VINTAGE GOSSIP is alive and well in the elegant hands of Amy Phillips Penn, former society columnist for the New York Post. Every Thursday, Amy pens her posts with that same touch of class, making the legends and lore of a bygone era as relevant today as they were when Jackie O was queen of New York.
“What’s the story morning glory?
What’s the tale nightingale?
Tell me quick about Hugo and Kim!
Did they really get pinned?
Did she kiss him and cry?
Now there liven at last…
Goin’ steady for good.”
— Bye, Bye Birdie
Bridgehampton, back when. What now is a strip mall dressed up with boutiques and a “nose-in-the-air-not” K-mart, once was the Hamptons Drive-In, just a lick and a banana split across the highway from Carvel. Does life get any better than that?
How many teenagers watched the big screen, if they were old enough to drive themselves and a date there? Popcorn commercials popped on, harmonizing with a clunky, tinny transmitter of the sound of movies. And then, before the first piece of popcorn drenched and slobbered into high cholesterol…you “made out.”
Which was the scariest part of the off-screen movie that we lived in? Getting pregnant, being labeled as “fast,” or both? Here’s an echo of the words that we were raised on:
“There are nice girls who you marry, and then there are the fast ones that no one takes seriously.”
“Susie has a great body. I hope that she doesn’t show it around town like that loose, you know who.”
These were the days and nights when your date came to the door and met your parents — a harrowing experience at best. I remember meeting my boyfriends’ parents and my stomach has never settled completely since.
We had curfews, and if we were even five minutes late, all hell could break loose, faster than the rumor of a high school prom queen flipped over-easy.
Enter the burglar alarm, in its prehistoric phase. It would screech and shriek until the local police arrived to make sure that everything was ok. My girlfriend and I would wait in stoned paranoia, trying to suppress a laugh, while my father stood there in pajama bottoms, dropping ashes from the Camel that he claimed he no longer indulged in.
The sirens gave way to the sounds of waves and beach parties. We roasted marshmallows, shared a joint or two, and some slugged beer; it was not a boozy group.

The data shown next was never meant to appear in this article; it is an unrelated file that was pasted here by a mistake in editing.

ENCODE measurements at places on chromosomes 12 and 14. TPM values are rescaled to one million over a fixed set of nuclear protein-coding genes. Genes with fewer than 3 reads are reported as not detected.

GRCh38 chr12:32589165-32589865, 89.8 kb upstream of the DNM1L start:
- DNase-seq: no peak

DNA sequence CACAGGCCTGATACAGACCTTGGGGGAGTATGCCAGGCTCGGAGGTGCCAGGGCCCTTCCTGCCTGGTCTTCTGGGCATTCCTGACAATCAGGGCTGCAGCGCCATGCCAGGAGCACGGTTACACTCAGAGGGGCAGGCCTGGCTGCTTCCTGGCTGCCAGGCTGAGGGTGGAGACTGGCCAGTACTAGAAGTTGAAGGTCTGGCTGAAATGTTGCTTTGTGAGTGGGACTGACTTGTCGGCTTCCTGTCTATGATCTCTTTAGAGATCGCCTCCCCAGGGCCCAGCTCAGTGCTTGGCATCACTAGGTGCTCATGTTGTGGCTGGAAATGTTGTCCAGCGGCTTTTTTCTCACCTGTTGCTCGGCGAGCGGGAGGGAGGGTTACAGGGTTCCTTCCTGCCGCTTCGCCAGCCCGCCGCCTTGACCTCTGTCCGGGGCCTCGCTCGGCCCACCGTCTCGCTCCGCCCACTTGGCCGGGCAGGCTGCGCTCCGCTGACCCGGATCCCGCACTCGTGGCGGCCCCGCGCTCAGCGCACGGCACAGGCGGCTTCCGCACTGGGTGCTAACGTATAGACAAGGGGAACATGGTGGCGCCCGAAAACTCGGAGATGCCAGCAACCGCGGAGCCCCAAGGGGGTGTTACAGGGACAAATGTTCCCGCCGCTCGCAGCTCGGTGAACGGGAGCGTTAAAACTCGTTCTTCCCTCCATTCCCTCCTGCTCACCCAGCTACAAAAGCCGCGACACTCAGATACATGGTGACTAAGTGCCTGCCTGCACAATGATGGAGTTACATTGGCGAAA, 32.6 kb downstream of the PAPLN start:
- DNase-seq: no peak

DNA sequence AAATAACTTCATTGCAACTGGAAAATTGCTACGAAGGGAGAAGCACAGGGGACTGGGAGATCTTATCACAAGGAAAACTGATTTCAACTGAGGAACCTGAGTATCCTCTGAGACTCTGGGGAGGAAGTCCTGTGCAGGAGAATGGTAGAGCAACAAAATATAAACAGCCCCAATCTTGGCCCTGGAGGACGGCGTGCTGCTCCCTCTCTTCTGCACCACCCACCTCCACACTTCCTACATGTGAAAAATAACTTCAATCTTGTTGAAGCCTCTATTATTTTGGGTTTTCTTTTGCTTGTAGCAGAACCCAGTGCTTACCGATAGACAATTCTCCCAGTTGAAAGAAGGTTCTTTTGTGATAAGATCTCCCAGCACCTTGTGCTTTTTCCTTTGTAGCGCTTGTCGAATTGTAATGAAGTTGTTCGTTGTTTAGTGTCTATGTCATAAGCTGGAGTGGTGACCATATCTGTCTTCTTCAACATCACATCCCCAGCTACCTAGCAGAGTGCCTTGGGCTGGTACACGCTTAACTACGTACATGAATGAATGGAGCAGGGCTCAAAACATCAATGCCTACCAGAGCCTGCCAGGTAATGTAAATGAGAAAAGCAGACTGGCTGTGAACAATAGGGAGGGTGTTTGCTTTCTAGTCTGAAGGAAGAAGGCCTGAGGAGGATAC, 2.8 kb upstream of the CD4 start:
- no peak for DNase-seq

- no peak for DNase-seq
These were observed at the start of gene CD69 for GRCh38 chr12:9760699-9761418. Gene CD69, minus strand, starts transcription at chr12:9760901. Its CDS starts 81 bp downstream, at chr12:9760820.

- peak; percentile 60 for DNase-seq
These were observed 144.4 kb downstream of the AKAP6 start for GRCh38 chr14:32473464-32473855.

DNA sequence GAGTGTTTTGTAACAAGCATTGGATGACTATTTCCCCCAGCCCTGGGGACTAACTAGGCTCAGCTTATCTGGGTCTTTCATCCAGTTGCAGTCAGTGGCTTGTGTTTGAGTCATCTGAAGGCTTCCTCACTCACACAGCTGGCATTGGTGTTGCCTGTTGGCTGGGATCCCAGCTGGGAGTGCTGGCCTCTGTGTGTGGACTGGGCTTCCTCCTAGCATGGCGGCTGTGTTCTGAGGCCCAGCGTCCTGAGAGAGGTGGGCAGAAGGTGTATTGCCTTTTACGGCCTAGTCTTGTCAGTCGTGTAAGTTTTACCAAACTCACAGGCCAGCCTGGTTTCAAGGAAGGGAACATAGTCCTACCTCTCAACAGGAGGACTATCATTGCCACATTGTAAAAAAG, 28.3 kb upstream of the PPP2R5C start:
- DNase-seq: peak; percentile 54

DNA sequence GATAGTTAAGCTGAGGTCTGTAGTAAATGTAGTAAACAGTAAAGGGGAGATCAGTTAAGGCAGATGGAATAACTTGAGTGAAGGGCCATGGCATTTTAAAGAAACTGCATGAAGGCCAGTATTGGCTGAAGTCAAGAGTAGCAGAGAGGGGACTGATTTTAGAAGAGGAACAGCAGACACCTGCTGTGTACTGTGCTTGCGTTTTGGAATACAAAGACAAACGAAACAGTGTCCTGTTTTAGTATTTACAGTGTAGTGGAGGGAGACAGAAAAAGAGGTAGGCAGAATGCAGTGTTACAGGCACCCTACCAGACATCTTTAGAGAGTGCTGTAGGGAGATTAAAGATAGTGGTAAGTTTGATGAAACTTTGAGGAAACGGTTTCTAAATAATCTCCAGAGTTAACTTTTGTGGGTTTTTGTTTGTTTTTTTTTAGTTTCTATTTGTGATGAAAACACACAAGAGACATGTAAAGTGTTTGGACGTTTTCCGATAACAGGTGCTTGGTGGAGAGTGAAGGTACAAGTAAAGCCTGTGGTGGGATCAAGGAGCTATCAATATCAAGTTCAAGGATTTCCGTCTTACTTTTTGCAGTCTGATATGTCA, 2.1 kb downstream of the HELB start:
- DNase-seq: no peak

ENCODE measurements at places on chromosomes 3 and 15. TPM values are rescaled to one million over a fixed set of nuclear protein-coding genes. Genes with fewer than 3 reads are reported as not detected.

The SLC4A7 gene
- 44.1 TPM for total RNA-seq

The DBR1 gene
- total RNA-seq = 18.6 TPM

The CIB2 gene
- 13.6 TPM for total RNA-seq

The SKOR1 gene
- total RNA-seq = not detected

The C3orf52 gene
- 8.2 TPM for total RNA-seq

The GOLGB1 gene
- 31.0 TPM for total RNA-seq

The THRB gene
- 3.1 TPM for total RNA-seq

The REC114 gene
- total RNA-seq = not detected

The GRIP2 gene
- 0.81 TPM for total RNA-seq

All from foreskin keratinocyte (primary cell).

Then there were the games: we played spin the bottle. Does anyone play it any more, or is it an app? We sat in a bonfire-highlighted circle, and whoever was “it,” got to spin the bottle. The spinner had to kiss the destination of the bottle, assuming the subject was of the opposite sex; if not, it was spin, spin, spin again.
For the innately curious, we moved on to another game: Truth, Dare, Double Dare Consequence, or Repeat:
Truth: You asked someone a somewhat racy question and they had to answer honestly. As if?
Dare: You dared a friend to do something racy… like kiss their neighbor, or better yet, give him a backrub. He was shirtless; you were not.
Double Dare: A dare that you couldn’t refuse.
Repeat: You were made to repeat something daring like, “I have a crush on … for the Herculean in spirit only.
It was a summer of exploration. Where there’s a teenage heartbeat, there’s a way. What did we do for a kiss? We met at the beach at night — some dared to dig their way under an upside down rowboat, while others parked their bikes in the bushes, then ventured into the brush that was fated to become smooth, overpriced real estate in Hamptons’ time.
Bye, Bye Birdie…Drive-Ins in Bridgehampton…and the first of many a kiss.
Savor the summer.
“Oh, one last kiss
Oh, give me one last kiss
Oh, one more time
Oh, baby, one more time
It really is sublime
Oh honey, so sublime
You know I need your love
Oh oh oh
Oh, give me one last kiss”
— Bye Bye Birdie
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